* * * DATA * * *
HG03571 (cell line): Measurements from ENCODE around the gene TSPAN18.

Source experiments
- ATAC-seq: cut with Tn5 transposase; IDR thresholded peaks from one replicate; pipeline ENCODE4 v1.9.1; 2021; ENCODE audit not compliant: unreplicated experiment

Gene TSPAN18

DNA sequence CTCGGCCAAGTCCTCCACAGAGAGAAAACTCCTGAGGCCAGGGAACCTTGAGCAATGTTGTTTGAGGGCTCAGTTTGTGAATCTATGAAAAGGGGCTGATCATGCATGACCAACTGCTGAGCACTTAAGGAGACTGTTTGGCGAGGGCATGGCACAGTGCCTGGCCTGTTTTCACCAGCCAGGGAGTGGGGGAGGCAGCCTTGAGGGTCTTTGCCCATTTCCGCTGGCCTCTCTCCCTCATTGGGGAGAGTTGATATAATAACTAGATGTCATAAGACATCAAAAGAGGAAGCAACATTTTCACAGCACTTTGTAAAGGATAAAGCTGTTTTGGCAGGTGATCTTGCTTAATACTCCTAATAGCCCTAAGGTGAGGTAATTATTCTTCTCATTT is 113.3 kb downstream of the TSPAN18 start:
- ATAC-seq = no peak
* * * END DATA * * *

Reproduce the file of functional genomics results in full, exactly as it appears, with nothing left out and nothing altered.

HG03571 (cell line): Measurements from ENCODE around the gene TSPAN18.

Source experiments
- ATAC-seq: cut with Tn5 transposase; IDR thresholded peaks from one replicate; pipeline ENCODE4 v1.9.1; 2021; ENCODE audit not compliant: unreplicated experiment

Gene TSPAN18

DNA sequence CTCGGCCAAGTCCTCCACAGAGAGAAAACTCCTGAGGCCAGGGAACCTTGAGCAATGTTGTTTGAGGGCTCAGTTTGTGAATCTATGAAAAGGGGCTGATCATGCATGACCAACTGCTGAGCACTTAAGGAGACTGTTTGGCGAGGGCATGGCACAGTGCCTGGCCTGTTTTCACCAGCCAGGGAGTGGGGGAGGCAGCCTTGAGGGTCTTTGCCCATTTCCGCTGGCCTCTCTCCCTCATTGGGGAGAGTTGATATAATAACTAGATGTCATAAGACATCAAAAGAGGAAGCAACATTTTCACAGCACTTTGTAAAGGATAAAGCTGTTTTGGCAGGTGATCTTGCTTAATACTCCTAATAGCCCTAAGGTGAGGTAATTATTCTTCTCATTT is 113.3 kb downstream of the TSPAN18 start:
- ATAC-seq = no peak